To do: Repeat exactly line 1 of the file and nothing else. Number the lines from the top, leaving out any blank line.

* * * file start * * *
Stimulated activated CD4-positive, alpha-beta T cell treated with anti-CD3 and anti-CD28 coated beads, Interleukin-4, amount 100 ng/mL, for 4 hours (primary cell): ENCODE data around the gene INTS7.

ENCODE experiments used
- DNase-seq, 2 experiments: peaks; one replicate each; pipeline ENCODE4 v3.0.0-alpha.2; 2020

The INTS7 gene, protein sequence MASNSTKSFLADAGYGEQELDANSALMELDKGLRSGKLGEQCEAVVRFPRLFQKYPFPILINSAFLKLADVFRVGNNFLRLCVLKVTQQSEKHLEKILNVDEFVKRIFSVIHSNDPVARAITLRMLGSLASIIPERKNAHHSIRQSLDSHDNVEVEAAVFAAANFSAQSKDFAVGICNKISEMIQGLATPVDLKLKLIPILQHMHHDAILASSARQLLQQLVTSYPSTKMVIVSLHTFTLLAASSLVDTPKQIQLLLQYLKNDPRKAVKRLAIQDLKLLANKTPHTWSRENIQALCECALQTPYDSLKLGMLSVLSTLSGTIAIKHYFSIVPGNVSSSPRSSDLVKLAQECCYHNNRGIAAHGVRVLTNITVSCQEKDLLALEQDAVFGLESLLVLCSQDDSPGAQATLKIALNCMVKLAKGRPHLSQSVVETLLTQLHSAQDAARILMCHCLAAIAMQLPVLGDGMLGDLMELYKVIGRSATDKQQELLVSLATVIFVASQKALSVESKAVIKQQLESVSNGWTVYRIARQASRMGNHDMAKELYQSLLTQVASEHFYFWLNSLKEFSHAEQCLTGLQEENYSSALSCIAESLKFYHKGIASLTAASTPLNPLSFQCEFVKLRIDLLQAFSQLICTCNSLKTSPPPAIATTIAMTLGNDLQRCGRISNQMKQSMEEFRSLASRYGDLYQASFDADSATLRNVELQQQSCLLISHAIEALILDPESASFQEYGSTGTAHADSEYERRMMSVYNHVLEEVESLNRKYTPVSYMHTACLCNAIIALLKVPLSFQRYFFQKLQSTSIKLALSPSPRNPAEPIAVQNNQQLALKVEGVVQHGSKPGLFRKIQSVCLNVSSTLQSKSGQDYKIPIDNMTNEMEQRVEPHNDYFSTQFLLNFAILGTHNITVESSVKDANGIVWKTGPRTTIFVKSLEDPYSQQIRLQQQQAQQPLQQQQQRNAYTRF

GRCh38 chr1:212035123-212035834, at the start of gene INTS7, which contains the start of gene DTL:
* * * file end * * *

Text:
Stimulated activated CD4-positive, alpha-beta T cell treated with anti-CD3 and anti-CD28 coated beads, Interleukin-4, amount 100 ng/mL, for 4 hours (primary cell): ENCODE data around the gene INTS7.